Mathieu Gargam

Josephine Van De Walle

For the last five years Mathieu Gargam has built up an archive of found images, slides he accidentally or purposely encountered. This collection is not a fixed series but works rather as an ongoing flow of pictures. His book Maroc aout 1971 THE WALDORF ASTORIA ONE WAY ONE WAY The Waldorf Astoria (2015) is a selection of his archive and a way of ordering these images. In this synthesis the images meet each other.

A certain “magical” way of thinking has in the past suggested that photography has done more that impregnating itself of the luminous reflection of objects, that it took with it something of the real world; presences, interiorities, abilities, extra touches of the soul. On the contrary, some have suggested that photography gives something back to reality, that by sharing the appearance of a singular perception of the world, it could take part in the construction of everyone’s perception. But what can take, give back, possess or construct a photography – or even a slide – that has been found ? Reversal film is a particular photographic genre. Photography is not used to reveal its technical origin. An image in the era of its industrial reproduction, it restricts its negative, its matrix, in the dark room’s obscurity of the montage desk, of the development laboratory. Just as cinema, photography only exists in the second state of the photo print on media of diverse quality and format, be it in the form of copies, rushes, or versions.
In turn, the slide imposes the signature aura of its inherent uniqueness. Through its translucent film body framed with cardboard or plastic, it indecently focuses on the naked place of photosensitivity. It discovers the templum which is exclusive, positive, composed and hit at a precise moment and according to a point of view given by the glimmerings of reality. Despite being a magical lantern, the slide doesn’t escape the series logic. Precisely because it is part of the film rolls, we only find it in the form of more or less organized films, on the projector’s carousels for classrooms or living rooms, in the racks of amateur photographers, or in archives.  […] – Thierry Chancogne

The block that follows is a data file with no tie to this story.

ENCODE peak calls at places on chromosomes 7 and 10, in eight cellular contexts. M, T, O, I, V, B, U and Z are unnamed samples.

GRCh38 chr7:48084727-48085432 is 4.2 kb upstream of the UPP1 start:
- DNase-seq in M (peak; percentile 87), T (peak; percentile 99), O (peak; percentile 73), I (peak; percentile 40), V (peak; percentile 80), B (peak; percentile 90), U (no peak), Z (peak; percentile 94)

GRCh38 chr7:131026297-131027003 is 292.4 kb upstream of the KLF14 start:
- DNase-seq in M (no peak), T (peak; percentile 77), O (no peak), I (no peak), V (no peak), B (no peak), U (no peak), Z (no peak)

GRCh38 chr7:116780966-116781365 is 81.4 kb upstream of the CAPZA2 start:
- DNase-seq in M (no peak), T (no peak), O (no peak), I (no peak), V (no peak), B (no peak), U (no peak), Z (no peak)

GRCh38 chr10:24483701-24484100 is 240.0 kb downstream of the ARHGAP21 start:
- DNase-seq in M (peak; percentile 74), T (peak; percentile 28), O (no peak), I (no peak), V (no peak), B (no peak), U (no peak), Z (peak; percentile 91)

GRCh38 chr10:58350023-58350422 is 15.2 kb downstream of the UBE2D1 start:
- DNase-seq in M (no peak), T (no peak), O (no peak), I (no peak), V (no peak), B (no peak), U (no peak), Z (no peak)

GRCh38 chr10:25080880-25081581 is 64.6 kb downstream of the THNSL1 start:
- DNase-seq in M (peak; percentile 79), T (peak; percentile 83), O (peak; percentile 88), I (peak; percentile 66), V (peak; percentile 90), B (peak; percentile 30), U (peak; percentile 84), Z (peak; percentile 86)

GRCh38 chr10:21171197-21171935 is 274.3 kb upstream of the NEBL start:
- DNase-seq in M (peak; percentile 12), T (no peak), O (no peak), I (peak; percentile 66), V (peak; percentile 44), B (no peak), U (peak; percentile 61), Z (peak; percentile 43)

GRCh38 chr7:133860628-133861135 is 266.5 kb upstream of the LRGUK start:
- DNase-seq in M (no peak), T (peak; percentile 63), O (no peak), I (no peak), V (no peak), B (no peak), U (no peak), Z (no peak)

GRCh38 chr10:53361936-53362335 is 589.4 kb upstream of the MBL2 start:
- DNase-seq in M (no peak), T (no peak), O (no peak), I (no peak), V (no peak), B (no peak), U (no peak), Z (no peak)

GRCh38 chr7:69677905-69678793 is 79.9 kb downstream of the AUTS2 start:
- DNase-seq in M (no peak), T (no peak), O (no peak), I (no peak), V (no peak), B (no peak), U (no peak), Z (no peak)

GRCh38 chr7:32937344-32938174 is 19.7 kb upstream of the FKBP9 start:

Maroc aout 1971 THE WALDORF ASTORIA ONE WAY ONE WAY The Waldorf Astoria is the result of a close collaboration with Théophile Calot and Alexis Jacob, published by Théophile’s Papers (2015).

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http://mathieugargam.com

Nicolás Lamas

Josephine Van De Walle

With Layers of Meaning (2012 – ) Nicolás Lamas presents an ongoing series of images that remind us of the errors and interferences between signals from digital devices that prevent data decoding.

Lamas selects and uses different images from several exhibitions spaces and artworks found on websites such as Contemporary Art Daily, Mousse Magazine or Art Viewer, using them as raw digital material. Either by addition(1), subtraction(2) or transformation(3) of information, Lamas creates new versions of other artists’ works losing its original values and meanings. Through these exercises he attempts to find other potential combinations in the interaction between form and space in many different levels and reflects on the role played by the visual references between artists today.

The result is a selection of hybrid images in loop that question the influence of the Internet in how we consume, produce and understand contemporary art practices through a massive and accelerated proliferation of images that we can not assimilate. A retouched perception of reality that create improved and over-eastheticized versions through clean images that often overcomes its own physical existence and make us think about the limits of edition.

Nicolás Lamas is featured in the group exhibition A.N.T.R.O.P.O.C.E.N.E. at Meessen de Clercq in Brussels, until February 6, 2016.

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1.espacio 02(baja)

2.espacio 12(baja)
3.espacio 15(baja)

4.espacio 06(baja)

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5.borrados08(baja)

6.borrados27(baja)

7.borrados29(baja)

8.borrados30(baja)

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9.escultura24(baja)

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12.imagen32(baja)

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http://lamasnicolas.blogspot.be

Dominique Somers

Josephine Van De Walle

Published by APE (Art Paper Editions)
Dominique Somers, 00A
15 x 21 cm, 318 p
8 different covers